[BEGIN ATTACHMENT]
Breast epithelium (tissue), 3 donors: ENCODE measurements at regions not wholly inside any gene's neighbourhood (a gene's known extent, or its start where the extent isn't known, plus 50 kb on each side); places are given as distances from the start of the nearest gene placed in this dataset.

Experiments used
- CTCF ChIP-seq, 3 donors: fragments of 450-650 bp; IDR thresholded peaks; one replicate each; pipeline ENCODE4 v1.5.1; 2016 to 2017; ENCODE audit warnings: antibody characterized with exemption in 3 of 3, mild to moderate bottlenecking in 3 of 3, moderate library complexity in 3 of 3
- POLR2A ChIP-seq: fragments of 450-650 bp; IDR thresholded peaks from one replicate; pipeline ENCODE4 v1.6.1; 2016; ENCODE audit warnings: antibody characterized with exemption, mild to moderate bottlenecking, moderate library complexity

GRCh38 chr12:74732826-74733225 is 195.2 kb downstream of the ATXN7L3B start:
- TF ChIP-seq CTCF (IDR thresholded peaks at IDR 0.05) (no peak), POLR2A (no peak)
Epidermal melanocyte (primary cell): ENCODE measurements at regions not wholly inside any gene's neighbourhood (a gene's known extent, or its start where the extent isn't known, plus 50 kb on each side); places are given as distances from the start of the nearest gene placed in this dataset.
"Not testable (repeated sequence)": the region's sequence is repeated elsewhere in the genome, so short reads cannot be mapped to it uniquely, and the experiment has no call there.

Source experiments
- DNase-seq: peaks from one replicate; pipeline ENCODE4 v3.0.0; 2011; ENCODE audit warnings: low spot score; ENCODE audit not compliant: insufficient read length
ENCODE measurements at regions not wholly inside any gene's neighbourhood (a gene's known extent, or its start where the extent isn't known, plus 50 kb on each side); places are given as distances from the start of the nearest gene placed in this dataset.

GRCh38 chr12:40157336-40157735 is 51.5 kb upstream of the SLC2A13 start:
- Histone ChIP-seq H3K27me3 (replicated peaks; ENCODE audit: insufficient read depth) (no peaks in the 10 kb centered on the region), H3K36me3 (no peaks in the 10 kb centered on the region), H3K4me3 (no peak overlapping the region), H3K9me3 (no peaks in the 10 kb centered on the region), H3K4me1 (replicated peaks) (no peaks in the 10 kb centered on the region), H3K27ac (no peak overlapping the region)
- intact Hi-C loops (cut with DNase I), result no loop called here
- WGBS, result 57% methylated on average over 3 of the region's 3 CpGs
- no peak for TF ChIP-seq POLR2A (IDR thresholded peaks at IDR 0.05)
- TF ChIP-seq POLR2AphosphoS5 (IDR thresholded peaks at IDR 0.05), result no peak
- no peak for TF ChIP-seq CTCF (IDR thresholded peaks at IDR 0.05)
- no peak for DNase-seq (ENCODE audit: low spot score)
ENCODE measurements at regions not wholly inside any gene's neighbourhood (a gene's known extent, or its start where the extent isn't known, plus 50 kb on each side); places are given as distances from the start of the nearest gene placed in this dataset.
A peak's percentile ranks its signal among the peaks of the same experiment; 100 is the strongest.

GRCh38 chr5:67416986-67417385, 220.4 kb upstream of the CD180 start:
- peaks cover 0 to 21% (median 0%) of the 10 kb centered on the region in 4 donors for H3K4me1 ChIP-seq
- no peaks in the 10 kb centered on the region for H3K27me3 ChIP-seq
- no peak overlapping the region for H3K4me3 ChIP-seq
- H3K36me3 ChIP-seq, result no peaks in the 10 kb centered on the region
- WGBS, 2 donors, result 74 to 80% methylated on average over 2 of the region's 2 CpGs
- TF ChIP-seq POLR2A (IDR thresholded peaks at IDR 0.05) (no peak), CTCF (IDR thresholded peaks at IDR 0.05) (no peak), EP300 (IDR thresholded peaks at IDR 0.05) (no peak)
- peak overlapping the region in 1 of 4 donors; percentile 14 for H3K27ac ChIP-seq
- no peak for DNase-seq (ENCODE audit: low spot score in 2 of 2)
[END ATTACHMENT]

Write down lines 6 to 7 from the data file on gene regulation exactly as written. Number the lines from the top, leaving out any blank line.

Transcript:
- TF ChIP-seq CTCF (IDR thresholded peaks at IDR 0.05) (no peak), POLR2A (no peak)
Epidermal melanocyte (primary cell): ENCODE measurements at regions not wholly inside any gene's neighbourhood (a gene's known extent, or its start where the extent isn't known, plus 50 kb on each side); places are given as distances from the start of the nearest gene placed in this dataset.